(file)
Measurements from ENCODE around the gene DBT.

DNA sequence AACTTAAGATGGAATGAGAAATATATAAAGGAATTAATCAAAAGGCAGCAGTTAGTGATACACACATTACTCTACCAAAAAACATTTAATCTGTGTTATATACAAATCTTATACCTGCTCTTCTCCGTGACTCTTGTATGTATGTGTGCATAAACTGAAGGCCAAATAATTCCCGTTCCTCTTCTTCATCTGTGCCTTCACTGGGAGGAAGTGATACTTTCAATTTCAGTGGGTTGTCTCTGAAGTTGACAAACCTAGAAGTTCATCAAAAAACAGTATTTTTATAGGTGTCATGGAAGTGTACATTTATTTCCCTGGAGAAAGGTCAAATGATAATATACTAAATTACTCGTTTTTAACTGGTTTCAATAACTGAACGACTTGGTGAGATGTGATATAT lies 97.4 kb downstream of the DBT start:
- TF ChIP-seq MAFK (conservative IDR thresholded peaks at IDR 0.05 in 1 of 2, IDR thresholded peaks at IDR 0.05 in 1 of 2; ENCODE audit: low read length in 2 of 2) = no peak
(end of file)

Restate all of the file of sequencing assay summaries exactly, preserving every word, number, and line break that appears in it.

Measurements from ENCODE around the gene DBT.

DNA sequence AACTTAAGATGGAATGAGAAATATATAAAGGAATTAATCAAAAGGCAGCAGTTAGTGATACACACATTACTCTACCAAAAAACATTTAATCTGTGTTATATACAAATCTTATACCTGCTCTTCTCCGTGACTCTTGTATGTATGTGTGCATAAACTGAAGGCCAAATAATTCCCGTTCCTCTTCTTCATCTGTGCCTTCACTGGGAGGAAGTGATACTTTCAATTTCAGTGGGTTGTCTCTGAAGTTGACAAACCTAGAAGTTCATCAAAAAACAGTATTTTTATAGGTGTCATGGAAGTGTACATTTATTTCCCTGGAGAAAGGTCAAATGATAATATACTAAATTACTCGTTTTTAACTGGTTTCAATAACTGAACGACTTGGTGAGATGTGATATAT lies 97.4 kb downstream of the DBT start:
- TF ChIP-seq MAFK (conservative IDR thresholded peaks at IDR 0.05 in 1 of 2, IDR thresholded peaks at IDR 0.05 in 1 of 2; ENCODE audit: low read length in 2 of 2) = no peak